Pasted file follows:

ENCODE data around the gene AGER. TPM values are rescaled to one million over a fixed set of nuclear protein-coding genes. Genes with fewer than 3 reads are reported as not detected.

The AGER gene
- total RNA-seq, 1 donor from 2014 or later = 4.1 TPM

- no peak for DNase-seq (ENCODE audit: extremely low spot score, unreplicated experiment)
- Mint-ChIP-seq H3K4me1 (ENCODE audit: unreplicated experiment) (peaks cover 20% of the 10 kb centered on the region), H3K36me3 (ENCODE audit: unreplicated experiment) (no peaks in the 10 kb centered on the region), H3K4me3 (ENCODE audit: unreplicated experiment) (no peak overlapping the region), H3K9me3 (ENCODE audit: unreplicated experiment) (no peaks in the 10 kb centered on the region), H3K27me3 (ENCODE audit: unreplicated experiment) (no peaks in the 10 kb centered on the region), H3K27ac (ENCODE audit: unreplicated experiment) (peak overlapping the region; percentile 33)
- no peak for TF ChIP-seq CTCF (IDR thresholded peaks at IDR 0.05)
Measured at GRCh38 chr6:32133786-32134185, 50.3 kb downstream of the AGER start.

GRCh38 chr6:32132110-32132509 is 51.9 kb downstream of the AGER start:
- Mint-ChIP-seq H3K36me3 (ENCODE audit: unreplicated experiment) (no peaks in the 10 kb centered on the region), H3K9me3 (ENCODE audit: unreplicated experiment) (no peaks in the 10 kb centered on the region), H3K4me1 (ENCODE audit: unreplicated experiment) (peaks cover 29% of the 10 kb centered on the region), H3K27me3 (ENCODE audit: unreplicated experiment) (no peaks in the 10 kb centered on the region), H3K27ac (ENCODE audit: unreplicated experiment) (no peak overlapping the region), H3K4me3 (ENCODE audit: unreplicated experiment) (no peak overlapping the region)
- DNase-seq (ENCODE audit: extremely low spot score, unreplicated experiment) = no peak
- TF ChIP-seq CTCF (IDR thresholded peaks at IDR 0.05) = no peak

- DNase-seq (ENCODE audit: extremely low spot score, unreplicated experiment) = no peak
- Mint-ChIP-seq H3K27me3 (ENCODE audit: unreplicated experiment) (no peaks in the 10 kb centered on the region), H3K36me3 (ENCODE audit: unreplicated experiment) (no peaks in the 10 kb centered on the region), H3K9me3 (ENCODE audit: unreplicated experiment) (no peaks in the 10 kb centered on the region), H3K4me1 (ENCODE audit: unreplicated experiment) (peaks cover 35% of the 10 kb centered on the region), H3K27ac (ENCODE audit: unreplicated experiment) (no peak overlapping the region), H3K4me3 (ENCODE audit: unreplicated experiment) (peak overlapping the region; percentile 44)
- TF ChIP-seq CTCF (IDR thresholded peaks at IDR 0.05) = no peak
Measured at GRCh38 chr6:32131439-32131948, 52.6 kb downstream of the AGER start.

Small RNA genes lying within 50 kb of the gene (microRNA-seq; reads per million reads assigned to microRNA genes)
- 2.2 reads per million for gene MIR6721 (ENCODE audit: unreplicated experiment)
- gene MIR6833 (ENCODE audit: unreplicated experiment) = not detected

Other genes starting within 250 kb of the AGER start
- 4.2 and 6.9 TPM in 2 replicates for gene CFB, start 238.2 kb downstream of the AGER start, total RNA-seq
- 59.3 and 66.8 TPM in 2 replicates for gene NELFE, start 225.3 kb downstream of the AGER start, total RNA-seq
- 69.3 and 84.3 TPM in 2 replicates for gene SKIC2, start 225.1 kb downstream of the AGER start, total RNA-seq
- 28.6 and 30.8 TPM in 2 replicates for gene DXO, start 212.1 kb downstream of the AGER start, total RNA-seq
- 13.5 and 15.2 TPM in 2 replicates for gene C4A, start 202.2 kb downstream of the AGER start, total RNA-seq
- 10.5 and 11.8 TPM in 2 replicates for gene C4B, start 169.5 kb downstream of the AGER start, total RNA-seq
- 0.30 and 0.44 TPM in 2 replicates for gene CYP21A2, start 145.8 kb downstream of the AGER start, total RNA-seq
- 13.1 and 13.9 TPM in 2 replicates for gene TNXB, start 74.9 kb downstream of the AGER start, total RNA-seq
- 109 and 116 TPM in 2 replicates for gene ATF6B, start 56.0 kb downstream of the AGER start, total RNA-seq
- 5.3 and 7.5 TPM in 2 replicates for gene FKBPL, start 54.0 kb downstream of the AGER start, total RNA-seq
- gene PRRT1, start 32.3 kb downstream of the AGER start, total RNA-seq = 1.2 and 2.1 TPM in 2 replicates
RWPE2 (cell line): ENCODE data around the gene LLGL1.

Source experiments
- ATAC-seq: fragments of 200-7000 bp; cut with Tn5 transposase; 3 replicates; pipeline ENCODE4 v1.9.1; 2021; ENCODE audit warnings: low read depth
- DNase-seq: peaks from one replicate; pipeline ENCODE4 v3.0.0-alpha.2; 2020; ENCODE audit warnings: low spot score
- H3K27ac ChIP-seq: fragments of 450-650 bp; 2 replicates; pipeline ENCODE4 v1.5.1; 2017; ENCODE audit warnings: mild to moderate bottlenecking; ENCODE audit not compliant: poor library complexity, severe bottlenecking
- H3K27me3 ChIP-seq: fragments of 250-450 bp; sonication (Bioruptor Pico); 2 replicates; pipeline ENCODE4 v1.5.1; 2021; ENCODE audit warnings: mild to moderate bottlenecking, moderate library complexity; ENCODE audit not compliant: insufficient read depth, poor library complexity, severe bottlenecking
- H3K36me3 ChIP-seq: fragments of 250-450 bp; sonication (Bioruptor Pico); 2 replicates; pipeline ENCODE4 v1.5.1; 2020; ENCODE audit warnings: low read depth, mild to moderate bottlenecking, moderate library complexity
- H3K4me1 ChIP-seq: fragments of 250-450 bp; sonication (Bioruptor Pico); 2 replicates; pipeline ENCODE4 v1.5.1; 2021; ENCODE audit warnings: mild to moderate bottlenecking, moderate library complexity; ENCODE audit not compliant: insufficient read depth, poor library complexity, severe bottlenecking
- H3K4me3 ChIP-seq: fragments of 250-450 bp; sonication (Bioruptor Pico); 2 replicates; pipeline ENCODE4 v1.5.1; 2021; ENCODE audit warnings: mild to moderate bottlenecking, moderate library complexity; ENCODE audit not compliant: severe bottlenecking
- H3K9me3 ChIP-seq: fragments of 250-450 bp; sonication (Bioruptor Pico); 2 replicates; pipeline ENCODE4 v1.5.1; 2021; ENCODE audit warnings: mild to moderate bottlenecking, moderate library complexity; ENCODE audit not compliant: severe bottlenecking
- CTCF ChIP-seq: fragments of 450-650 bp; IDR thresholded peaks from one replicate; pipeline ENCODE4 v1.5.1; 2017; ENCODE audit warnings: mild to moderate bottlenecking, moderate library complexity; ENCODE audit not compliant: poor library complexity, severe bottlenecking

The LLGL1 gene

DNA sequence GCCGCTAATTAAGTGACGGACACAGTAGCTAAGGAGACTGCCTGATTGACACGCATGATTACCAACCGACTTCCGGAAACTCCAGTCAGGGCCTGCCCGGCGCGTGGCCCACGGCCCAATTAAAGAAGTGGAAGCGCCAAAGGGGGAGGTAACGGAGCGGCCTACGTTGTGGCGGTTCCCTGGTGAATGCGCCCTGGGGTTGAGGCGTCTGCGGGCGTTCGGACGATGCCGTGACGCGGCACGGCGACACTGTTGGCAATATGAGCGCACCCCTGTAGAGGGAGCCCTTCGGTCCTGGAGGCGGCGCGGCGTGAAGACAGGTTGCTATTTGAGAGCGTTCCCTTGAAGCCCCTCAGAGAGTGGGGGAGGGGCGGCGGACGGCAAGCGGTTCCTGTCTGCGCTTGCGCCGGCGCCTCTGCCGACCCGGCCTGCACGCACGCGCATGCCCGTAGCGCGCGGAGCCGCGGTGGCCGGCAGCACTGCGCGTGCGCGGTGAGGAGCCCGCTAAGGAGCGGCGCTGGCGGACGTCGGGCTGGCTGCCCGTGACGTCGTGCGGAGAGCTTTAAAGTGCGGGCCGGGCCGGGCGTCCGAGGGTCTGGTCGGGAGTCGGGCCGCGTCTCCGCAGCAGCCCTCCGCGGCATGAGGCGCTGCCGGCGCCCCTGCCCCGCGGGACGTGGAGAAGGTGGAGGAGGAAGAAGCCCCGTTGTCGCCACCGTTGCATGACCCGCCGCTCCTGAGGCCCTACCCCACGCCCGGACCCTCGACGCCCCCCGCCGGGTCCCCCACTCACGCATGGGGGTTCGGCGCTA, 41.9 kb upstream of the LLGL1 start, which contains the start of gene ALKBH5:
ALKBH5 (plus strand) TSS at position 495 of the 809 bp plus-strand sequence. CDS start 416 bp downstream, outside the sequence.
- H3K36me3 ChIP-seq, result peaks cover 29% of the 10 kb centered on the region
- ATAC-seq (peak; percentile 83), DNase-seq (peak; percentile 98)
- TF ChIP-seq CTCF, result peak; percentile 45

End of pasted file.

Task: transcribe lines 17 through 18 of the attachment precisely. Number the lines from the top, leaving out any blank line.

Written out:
- 2.2 reads per million for gene MIR6721 (ENCODE audit: unreplicated experiment)
- gene MIR6833 (ENCODE audit: unreplicated experiment) = not detected